Foreign Policy

Morsi and the Muslims

Many Americans -- and many Egyptians -- are souring on the Muslim Brotherhood. Some are rather smugly saying, "I told you so." From the American and Arab liberal perspectives, the Brotherhood seems run by hyper-charged Islamists bent on imposing their will on the Egyptian people. Like most things in politics, though, it depends on what exactly you're comparing them to. More than two years into the Arab revolts, Islamists are weighing the virtues of moving more aggressively to implement their agenda versus the benefits of proceeding cautiously in an attempt to placate their critics and opponents.

There is little doubt that the Brotherhood has veered to the right. The real debate within the group is whether they've veered far enough. With Egypt as polarized as ever, the Brotherhood has effectively given up on reaching out to liberals and leftists, focusing instead on closing ranks and rallying its base. During the presidential race, Khairat al-Shater, the Brotherhood's original candidate, chose a Salafi-leaning council of scholars for his first campaign event, where he affirmed that the application of sharia law was his ultimate goal and that he would form a committee of scholars to help parliament achieve that goal. After Shater's disqualification, Mohammed Morsi -- a weaker, less convincing candidate -- doubled down on Shater's back-to-basics message. "Needless to say," Morsi said, "[I am] currently the only contender who offers a clearly Islamic project."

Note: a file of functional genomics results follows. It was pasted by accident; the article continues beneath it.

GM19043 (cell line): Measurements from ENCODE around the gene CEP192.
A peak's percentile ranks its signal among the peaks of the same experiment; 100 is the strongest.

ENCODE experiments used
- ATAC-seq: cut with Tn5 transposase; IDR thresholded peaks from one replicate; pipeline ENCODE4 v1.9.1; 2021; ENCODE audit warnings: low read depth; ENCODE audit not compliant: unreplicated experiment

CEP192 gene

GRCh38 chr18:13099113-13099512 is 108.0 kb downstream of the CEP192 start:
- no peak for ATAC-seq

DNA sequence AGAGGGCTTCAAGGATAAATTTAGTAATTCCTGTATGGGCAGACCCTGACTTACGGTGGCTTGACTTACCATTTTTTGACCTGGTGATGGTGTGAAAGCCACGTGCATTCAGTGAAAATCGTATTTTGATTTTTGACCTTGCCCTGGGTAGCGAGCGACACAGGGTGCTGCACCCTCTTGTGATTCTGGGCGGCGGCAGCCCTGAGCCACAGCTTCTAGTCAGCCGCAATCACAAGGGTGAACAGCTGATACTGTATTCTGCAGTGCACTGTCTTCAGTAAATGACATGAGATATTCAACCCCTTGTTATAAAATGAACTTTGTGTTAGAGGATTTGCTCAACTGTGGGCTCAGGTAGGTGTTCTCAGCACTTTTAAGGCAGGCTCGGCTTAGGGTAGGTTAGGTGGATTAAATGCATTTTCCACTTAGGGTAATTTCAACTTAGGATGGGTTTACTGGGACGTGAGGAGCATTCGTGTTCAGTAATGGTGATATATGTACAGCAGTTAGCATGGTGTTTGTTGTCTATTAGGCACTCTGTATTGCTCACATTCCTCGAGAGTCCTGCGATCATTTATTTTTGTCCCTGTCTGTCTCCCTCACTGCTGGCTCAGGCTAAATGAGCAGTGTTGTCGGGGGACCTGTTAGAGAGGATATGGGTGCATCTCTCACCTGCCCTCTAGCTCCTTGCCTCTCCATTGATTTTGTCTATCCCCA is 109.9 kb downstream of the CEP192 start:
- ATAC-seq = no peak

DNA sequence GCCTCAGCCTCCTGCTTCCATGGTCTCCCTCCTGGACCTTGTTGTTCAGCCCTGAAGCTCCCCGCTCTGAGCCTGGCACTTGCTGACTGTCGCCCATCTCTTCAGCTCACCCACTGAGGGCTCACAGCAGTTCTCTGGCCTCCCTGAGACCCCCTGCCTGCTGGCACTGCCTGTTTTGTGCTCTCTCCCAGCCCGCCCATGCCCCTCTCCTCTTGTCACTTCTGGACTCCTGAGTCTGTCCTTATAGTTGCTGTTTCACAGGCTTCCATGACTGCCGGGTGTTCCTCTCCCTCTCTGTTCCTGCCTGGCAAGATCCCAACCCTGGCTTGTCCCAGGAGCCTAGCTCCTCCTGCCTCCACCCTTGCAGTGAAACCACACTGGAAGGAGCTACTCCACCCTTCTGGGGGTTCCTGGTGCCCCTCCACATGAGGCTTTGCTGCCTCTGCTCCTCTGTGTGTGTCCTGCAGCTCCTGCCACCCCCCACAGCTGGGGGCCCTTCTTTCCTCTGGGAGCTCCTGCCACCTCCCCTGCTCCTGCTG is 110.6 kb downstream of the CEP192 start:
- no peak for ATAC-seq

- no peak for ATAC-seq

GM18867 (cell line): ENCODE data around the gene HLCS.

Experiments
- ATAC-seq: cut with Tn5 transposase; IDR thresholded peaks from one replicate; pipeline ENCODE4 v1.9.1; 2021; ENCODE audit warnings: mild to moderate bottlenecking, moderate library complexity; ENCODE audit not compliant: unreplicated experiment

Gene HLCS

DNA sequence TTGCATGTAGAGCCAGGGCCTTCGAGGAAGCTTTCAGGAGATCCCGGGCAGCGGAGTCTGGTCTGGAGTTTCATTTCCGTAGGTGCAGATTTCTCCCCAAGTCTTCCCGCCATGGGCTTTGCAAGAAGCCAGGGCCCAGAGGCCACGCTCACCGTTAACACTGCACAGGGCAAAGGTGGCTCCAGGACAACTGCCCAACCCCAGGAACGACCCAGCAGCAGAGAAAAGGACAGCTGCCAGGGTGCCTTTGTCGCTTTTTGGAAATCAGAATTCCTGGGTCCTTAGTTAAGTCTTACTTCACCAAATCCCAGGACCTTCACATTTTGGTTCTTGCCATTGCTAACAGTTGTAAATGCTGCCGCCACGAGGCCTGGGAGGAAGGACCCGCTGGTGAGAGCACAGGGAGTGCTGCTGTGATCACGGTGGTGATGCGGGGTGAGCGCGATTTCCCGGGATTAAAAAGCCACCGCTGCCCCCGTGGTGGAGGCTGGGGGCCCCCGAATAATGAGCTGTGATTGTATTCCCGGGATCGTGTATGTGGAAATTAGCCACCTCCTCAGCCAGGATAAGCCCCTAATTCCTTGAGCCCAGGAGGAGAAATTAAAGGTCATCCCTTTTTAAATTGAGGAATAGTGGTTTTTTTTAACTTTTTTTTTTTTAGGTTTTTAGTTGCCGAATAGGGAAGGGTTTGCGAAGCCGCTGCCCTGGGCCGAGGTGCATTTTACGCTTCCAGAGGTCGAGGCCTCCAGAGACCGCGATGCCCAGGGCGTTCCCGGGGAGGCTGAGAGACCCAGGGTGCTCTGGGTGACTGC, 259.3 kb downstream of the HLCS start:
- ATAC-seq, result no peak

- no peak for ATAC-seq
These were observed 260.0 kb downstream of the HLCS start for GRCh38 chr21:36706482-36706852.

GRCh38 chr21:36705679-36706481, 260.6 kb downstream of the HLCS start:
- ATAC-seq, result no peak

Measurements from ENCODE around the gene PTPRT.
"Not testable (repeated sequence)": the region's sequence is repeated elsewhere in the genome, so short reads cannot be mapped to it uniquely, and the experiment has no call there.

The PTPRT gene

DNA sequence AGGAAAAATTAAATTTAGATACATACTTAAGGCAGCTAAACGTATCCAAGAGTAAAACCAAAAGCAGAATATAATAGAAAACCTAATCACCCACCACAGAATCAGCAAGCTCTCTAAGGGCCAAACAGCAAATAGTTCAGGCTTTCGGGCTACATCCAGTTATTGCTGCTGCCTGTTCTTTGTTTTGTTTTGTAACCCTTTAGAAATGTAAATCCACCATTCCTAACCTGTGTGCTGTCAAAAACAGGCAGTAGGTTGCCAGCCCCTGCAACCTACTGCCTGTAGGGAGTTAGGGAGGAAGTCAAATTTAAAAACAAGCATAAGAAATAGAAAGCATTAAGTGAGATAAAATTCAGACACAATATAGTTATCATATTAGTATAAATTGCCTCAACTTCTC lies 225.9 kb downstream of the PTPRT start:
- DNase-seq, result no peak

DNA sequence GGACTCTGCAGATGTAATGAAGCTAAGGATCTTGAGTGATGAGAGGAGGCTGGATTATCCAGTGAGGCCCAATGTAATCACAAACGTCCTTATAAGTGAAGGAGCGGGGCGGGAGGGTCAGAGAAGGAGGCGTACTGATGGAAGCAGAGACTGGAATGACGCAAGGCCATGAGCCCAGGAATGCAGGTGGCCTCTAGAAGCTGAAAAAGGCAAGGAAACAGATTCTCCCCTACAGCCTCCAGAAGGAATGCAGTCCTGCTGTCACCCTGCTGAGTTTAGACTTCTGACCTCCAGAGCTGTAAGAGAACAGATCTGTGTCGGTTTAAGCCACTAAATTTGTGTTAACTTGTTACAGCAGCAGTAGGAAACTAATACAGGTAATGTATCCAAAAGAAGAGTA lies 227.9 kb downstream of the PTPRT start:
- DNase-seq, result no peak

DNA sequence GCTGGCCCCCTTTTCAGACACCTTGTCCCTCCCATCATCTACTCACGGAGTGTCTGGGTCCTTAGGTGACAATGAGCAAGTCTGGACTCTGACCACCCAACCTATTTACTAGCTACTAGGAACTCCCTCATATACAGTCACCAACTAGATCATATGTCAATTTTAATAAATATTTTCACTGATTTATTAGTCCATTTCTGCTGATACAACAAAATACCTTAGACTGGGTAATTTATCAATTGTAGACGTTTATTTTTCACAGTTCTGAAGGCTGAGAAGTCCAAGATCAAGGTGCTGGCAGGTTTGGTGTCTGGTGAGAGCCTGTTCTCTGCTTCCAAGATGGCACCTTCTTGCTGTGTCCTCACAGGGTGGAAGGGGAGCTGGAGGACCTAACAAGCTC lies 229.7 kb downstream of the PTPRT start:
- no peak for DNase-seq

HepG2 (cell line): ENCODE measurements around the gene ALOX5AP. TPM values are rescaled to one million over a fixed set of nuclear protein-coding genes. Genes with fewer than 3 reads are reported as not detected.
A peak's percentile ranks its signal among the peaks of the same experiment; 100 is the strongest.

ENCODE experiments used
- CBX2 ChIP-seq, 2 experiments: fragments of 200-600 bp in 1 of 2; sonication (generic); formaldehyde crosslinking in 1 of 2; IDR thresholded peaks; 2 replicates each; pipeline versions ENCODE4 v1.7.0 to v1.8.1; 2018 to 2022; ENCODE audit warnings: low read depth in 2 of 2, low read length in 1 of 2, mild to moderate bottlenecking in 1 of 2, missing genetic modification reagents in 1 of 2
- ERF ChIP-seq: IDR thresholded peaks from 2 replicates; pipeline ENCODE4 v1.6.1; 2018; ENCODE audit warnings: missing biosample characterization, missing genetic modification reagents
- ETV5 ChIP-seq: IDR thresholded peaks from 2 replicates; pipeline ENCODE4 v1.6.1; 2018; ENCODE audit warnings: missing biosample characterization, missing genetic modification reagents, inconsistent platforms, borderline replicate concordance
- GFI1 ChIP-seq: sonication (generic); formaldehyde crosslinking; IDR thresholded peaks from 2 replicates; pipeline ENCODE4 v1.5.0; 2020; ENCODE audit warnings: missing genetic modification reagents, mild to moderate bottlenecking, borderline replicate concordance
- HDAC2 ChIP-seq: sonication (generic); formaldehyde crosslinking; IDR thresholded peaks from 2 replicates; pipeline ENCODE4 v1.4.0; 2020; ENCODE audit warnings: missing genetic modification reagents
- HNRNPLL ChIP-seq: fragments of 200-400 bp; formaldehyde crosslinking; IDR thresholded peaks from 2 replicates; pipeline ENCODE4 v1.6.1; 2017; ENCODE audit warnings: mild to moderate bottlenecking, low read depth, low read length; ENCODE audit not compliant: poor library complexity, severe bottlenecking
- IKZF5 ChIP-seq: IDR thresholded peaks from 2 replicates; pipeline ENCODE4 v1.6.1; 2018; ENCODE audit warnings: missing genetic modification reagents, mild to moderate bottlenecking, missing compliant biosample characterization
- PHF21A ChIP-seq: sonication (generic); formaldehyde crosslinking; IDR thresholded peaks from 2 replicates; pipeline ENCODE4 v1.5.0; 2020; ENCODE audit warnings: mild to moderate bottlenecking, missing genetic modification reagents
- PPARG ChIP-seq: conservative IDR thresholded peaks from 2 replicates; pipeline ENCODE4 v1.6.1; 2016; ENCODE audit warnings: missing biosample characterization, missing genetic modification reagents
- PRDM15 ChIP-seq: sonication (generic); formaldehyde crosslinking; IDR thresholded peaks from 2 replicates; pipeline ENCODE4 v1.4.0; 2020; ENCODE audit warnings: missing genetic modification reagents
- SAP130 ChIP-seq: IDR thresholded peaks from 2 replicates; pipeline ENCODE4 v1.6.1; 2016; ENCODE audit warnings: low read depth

After winning the presidency, Morsi took a brief stab at rising above his partisan origins. But the tragic events of Dec. 4, when anti-Brotherhood protesters and government supporters clashed outside the presidential palace, rendered such efforts moot. The violence of that night -- provoked by the Brotherhood when it called on supporters to confront protesters -- claimed "martyrs" on both sides. For many in the opposition, this was the point of no return -- blood had been spilled.

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